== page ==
RELATED: Venezuela’s Dispute With Aruba, Curaçao Forces Avior Airlines to Drop Flights

With the re-opening of the Dutch Antilles frontiers, the Venezuelan government seems desperate to keep some of its international connectivity alive.

In April, Maduro also banned Panamanian flag carrier, Copa Airlines, from flying to Venezuela. Panama’s government followed suit and banned all Venezuelan airlines from flying into the Central American country.

READ MORE: Venezuelan Government Bans Copa Airlines, All Flights Immediately Canceled

However, after considerable international pressure, Maduro announced that he was restoring flights to Panama as part of an agreement that he reached with President Juan Carlos Varela.

READ MORE: Venezuela’s Repentance: Befriends Panama Again, Restores Air Connectivity

“We have agreed to have the best bilateral relations and to channel differences in the best way possible,” Maduro said.

Venezuelan Officials Sanctioned

In February 2017, El Aissami was placed on the US Office of Foreign Assets Control blacklist. According to the US Government, the Venezuelan Executive Vice President aided drug traffickers, therefore freezing all his assets in the United States.

The sanctioned list also includes President Nicolas Maduro.

According to the US Government, El Aissami allowed the shipping of narcotics from Venezuela and owned shipments of over 1,000 kg of Cocaine that left Venezuela to Mexico and the United States.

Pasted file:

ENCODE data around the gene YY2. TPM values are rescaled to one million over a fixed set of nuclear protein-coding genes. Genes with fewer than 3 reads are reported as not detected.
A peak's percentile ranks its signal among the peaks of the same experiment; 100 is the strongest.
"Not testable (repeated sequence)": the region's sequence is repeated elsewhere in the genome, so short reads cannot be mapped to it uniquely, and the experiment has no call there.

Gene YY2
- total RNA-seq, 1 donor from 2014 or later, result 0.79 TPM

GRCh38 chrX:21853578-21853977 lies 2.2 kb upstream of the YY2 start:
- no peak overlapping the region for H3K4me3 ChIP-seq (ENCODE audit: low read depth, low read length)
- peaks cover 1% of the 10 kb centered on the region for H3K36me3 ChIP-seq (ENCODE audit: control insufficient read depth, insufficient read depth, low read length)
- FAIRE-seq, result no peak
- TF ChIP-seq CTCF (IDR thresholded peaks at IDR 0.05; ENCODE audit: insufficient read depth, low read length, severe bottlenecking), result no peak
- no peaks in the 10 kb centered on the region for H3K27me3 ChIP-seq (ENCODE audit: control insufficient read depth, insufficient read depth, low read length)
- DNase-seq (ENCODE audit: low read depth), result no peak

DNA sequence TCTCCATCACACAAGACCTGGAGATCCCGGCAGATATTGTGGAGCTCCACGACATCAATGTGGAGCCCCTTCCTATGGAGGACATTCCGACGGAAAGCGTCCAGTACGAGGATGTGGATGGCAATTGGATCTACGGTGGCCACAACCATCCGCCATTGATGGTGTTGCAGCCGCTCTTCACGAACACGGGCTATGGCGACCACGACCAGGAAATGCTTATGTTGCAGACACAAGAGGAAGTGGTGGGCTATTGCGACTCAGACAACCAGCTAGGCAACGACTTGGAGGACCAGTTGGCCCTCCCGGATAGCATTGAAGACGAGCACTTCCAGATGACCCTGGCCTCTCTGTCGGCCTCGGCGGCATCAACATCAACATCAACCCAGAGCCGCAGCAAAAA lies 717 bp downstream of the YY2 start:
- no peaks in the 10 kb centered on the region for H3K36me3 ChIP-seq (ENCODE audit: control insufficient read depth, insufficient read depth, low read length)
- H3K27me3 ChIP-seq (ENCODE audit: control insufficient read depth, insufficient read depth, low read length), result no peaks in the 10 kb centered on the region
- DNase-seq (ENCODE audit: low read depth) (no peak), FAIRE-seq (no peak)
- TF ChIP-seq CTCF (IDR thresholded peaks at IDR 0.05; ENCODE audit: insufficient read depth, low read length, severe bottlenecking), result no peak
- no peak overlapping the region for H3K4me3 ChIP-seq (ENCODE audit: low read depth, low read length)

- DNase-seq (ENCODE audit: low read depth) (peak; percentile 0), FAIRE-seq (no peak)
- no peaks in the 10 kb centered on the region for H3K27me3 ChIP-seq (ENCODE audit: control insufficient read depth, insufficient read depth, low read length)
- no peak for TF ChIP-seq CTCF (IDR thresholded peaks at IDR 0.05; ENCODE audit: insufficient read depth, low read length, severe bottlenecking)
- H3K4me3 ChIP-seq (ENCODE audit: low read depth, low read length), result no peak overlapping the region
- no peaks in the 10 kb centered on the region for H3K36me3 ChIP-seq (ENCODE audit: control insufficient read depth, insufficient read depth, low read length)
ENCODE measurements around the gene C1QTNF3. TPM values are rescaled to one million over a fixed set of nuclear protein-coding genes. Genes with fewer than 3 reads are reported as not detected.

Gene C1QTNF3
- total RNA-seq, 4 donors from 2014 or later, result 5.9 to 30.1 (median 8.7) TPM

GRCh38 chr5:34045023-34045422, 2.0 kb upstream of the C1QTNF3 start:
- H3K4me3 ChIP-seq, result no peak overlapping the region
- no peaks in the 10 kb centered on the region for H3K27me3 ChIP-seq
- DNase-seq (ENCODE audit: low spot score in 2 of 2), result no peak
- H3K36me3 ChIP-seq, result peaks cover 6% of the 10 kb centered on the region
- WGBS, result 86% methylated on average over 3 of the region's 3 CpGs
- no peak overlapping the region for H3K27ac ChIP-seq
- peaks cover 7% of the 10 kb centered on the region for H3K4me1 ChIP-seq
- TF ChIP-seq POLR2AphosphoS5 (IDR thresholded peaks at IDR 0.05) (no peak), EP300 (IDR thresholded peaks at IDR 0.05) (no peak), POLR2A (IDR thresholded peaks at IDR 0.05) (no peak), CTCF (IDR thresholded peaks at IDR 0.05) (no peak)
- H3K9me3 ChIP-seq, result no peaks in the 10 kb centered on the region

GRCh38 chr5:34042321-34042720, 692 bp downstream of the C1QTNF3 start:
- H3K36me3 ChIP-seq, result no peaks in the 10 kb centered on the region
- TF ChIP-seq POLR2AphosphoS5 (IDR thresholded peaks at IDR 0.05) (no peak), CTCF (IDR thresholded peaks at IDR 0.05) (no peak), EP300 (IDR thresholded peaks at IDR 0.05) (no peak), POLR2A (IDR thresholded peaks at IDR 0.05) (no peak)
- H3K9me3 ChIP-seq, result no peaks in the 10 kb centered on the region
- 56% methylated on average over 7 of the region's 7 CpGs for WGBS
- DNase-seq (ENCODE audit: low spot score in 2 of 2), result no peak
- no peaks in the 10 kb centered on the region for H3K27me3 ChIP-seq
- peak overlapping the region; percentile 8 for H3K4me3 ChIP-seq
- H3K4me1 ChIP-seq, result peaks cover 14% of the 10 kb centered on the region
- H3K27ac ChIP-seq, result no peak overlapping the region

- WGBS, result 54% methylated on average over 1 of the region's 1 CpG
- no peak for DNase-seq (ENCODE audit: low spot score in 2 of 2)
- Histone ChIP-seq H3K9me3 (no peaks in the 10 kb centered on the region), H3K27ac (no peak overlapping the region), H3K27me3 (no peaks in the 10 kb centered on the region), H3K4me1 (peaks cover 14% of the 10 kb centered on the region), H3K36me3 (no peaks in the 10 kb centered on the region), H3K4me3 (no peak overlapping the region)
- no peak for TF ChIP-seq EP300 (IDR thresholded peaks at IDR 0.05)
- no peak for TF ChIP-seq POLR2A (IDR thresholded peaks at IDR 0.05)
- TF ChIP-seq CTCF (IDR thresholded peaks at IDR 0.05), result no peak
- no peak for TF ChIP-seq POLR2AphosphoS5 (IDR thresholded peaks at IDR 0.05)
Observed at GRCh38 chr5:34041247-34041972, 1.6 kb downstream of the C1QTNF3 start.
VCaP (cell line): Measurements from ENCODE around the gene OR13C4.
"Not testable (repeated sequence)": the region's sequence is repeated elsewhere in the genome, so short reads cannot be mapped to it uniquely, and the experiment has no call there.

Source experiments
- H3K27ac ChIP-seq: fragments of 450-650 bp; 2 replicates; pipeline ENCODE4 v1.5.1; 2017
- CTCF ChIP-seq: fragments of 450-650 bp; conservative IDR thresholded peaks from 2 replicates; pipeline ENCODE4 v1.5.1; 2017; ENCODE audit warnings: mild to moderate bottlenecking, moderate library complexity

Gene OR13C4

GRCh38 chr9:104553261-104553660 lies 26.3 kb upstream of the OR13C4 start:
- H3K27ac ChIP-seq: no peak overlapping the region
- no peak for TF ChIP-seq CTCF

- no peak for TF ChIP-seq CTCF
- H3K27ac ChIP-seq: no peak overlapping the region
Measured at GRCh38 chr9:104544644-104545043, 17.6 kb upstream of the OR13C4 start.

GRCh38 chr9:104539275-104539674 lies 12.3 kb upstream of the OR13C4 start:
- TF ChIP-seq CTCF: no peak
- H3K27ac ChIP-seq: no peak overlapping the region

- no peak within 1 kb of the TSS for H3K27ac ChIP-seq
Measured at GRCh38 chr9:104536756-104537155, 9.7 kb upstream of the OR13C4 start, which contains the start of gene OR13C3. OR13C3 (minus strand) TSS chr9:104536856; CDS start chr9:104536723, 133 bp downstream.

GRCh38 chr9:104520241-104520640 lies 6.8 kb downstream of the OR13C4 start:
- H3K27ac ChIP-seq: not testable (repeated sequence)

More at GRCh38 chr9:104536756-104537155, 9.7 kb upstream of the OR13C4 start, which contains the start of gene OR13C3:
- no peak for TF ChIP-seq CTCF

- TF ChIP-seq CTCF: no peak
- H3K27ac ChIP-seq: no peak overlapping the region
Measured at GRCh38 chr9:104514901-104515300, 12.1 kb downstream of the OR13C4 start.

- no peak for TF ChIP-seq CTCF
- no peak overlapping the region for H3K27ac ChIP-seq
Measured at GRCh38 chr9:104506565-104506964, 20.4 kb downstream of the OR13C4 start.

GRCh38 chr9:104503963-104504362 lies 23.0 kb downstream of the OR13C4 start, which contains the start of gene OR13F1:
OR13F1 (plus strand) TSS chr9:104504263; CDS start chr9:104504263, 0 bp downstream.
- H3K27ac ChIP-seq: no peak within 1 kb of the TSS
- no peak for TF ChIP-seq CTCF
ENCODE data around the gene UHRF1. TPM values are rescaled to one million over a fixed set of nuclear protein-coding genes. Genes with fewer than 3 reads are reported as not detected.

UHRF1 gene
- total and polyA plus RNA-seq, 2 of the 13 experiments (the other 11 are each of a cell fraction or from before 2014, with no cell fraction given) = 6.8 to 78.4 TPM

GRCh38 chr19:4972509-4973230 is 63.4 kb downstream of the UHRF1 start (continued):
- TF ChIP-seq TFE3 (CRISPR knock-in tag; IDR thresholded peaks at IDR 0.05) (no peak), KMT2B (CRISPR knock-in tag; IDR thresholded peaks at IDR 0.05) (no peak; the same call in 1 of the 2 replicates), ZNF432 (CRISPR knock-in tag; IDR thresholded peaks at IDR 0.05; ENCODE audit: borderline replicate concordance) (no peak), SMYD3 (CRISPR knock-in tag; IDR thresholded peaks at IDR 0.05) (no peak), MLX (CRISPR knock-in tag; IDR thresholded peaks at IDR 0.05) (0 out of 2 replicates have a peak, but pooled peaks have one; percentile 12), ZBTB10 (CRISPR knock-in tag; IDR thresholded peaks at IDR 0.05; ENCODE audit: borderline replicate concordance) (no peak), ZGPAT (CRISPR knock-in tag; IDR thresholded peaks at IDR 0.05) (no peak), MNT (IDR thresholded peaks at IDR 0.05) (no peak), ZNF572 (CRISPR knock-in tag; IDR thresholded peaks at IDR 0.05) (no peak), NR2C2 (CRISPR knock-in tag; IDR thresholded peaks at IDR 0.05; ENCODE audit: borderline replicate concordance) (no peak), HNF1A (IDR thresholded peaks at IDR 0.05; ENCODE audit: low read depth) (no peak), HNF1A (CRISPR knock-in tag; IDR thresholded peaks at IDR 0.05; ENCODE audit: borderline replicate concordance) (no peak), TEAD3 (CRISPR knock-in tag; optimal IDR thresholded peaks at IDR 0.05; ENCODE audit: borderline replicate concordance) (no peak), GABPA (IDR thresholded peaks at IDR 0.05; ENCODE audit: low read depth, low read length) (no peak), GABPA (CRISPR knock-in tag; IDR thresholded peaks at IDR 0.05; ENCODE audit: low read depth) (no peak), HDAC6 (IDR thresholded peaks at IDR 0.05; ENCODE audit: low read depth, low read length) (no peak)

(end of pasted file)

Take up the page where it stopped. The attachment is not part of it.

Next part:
RELATED: Venezuela Demands Airlines To Sell Tickets Using Self Proclaimed Cryptocurrency

And just two days ahead of a fixed presidential election, the US Government announced further sanctions against Diosdado Cabello, the second-most powerful man in the country.

The Treasury Department’s Office of Foreign Assets Control claims that Cabello was also responsible for drug trafficking, extortion, money laundering and embezzling government money.

Aruba Airlines: Who are they?

Aruba Airlines was founded in 2006, formally launching operations in 2012 after being awarded its Air Operator’s Certificate (AOC).

The carrier leased its first two Airbus A320s and began flying to short destinations in Maracaibo and Panama City.

In 2016, the airline took delivery of its first Airbus A319, with which it launched flights to Miami (MIA) and Valencia (VLN).

Photo: Venkat Mangudi

In late 2017, the airline received two Bombardier CRJ-200s, adding up to one active Airbus A319, and one A320. The average age of its fleet amounts to 18 years.

Today, the airline flies to Bonaire, Curacao, Valencia, Maracaibo, Punto Fijo, and Miami.

But, in reality, the success of this niche route is highly unlikely.

Punto Fijo does not offer strong connecting traffic from other cities in Venezuela that require an international reach, strongly relying on point-to-point originating passengers.

And with fares as low as $235 for such a quick flight, a country that forbids transactions in US Dollars makes this new commercial service less likely to succeed.

Rumors are that Aruba Airlines is owned by a group that’s close to Venezuelan Government officials. Should it be true, the commercial rationale behind this niche route would be proven valid.

Will it last? All bets are on.

Commercial Pilot, Embry-Riddle Aeronautical University. Aviation MBA, Globetrotter, AS Roma fan, and in my free time, I fly the Airways Ship.